Tony Vagneur: An epic jam session

It was an oasis for a young man with a thirst, still in college, after a meeting on the other side of the city. The well-polished bar glistened under soft lights, only six or seven people at the dark-clothed tables. No one enjoying the plush leather bar stools, except a very welcome customer, me.

Vic, the able bartender, was maybe on his last gig, shiny pate, small stature on weary legs, a history of hardship in his fingers but also of bright success through his serving of customers with a laser-like flair and just the right amount of savoir-faire. Topped off with a gold coat and tie, cuff-linked shirt and an ivory smile. We were an odd couple, he and I, but we became fast friends almost from the start.

In addition to being a senior in the University of Colorado School of Business, my dad and I worked together in a business he had going in Denver and parts of northern Colorado. About once a month, I was responsible for conducting a motivational meeting in south Denver for some of his distributors, a fortuitous assignment which was sometimes shared with well-knowns in the sales world, like Zig Ziglar.

Which explains why I walked into Vic’s nightclub one night after a meeting, around 9:30 dressed in a black three-piece suit and tie, shined shoes and a certain practiced, developing gift of gab still rolling off my tongue. Not only city-slicker, those were my scotch days, always on the rocks, and likely trouble if I had too many. Not a big deal in the late ’60s, it didn’t seem. If I had a willing accomplice of the opposite sex on my arm, Vic’s eyes would dance and shine while his excited smile was impossible to disrupt.

Along a side wall on what was a small stage, sat a black grand piano, maker unremembered, but like the bar, shined to perfection with a keyboard smooth and clean as satin, just the right amount of hardness in pressing the keys to make one honest. Oh hallelujah. That became the main draw for me.

There was a house piano man, a big guy, black, salt-and-pepper around his temples and through his well-trimmed mustache and small goatee, usually wearing a brown suit. He came on at 10 p.m., and although we never talked much, he’d always let me finish with my novice set if it ran into his scheduled start. Like most jobs, piano playing can get like that, and the relish of a strong, relaxed drink before going on the night shift was welcome to him. If Vic didn’t cover it, I did.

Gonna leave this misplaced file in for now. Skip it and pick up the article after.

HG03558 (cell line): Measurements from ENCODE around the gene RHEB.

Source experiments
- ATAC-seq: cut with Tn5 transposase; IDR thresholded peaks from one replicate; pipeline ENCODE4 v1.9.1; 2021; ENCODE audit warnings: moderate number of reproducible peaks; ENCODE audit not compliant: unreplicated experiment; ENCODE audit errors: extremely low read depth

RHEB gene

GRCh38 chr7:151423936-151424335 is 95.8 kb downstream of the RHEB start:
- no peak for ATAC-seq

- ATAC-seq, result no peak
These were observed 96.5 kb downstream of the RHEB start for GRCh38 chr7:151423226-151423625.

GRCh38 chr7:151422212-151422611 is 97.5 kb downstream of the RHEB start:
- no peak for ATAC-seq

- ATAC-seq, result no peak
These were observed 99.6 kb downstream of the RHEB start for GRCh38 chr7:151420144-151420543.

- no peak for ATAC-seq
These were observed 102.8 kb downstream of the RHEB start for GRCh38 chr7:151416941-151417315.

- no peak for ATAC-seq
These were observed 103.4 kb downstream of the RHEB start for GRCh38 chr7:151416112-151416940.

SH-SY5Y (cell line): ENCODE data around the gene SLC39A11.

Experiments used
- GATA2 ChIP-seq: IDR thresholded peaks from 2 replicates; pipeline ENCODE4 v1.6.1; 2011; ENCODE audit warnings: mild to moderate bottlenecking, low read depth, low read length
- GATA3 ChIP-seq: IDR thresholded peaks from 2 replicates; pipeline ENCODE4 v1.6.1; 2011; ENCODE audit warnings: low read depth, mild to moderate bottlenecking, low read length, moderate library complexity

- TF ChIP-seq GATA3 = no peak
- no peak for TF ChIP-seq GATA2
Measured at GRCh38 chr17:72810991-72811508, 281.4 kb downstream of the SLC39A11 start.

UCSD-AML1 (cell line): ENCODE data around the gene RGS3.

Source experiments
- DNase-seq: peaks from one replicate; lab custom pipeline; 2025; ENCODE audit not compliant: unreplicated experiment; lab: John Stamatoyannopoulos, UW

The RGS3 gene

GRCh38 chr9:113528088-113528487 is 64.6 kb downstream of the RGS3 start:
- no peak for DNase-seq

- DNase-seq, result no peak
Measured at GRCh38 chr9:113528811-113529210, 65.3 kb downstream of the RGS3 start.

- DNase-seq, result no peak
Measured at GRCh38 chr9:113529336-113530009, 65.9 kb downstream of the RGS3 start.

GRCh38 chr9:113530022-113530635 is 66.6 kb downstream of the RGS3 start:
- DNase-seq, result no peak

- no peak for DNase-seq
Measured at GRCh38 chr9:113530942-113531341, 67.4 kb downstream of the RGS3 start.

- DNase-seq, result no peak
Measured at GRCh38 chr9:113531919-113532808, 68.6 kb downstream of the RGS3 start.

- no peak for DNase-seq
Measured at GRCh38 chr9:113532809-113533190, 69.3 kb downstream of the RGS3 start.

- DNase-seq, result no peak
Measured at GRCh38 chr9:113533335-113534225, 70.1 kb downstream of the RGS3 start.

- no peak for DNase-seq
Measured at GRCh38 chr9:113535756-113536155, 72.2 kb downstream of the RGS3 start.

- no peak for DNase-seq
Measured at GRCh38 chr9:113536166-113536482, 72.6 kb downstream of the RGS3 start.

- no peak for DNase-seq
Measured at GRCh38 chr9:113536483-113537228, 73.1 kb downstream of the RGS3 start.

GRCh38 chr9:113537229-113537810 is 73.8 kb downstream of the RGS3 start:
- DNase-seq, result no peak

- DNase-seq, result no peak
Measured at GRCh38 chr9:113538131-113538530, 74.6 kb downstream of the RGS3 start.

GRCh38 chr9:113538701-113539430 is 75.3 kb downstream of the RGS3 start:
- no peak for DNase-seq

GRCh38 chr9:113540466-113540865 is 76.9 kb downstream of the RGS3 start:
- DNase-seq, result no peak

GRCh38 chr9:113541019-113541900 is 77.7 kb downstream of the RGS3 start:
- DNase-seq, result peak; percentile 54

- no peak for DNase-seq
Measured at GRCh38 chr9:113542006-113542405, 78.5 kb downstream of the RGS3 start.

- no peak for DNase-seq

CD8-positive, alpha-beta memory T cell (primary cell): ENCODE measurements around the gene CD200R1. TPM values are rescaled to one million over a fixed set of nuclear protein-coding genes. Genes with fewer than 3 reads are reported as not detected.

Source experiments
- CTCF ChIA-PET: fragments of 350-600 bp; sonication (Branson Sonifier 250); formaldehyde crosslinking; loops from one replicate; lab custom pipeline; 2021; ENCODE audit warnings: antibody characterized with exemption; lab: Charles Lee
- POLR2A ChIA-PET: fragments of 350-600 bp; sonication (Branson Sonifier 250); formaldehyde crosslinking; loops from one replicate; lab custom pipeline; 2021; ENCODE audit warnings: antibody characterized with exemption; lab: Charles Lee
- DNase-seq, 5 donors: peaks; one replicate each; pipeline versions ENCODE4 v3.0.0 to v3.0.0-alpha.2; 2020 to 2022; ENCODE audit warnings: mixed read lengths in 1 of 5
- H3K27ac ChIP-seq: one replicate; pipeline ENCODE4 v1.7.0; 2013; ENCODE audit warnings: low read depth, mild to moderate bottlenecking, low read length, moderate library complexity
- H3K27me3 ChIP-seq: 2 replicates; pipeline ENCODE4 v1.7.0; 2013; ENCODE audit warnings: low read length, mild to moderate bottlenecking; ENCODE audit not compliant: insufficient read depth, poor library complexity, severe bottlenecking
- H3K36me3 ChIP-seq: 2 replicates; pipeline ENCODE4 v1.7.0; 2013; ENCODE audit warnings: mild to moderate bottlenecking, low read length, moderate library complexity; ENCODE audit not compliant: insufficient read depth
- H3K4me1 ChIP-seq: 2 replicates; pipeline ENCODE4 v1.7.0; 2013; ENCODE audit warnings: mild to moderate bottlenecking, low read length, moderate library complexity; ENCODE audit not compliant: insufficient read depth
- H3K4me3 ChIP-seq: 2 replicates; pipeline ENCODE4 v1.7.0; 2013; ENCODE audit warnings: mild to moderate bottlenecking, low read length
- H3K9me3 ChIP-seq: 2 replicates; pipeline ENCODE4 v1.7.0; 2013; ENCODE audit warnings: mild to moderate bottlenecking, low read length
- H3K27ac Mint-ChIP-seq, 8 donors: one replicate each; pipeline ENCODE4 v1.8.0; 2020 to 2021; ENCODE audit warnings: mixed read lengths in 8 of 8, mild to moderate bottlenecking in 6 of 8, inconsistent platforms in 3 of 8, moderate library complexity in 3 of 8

One night, as I turned the bench over to him, he said in passing, with a smile, “Stick around, baby, it’s gonna get good.” He diddled around on that box for about a half hour, and in walks another guy, carrying a stand-up bass, all serious. While he was thumping around, getting his bass in the mood of the room, tune, heat and all, in came a saxophone in a case. Oh yeah, this was gonna get good. If you have to know, and I know some of you are wondering, it was diversity on display. Two black guys, one on the bass and a white guy with a sax slung around his neck.

They’d played together before, it was obvious, for there wasn’t much conversation and they seemed to know where the other guy was gonna pick it up without too much looking or nodding. Straight blues and jazz. Word must have been out on the street for the crowd started getting thick and the music better.

The piano player was getting into his own world. I’d heard him enough to know he was unfolding a roll of talent, something he didn’t do up there by himself, filling in the three-fingered chords with dress-up lemonade. No, he was laying down five-fingered chords on top of the strong bass which made the “lemonade” unnecessary with the sax man blowing between every relaxed beat and recovery there was.

And then, with a building crescendo that stirred and tensed my psyche, the piano was off on a soul-bending tangent that pulled the other two along with him. His contorted face and closed eyes brought the crowd in closer and closer, and as the peak of his riff was imminent, 10 million memories of every good and bad experience of his life seemed to flow from his brain straight to his fingers; and then, as the crashing climax was reached, forte bravissimo, a deep, guttural groan of pure artistic passion from deep inside his being could be heard. That was the essence of his life, laid out over those keys, sharing his soul.

That’s the last memory I have of Vic’s night club, and to this day, it’s impossible to sit down before a piano without that memory lurking somewhere in my mind.

Tony Vagneur writes here on Saturdays and welcomes your comments at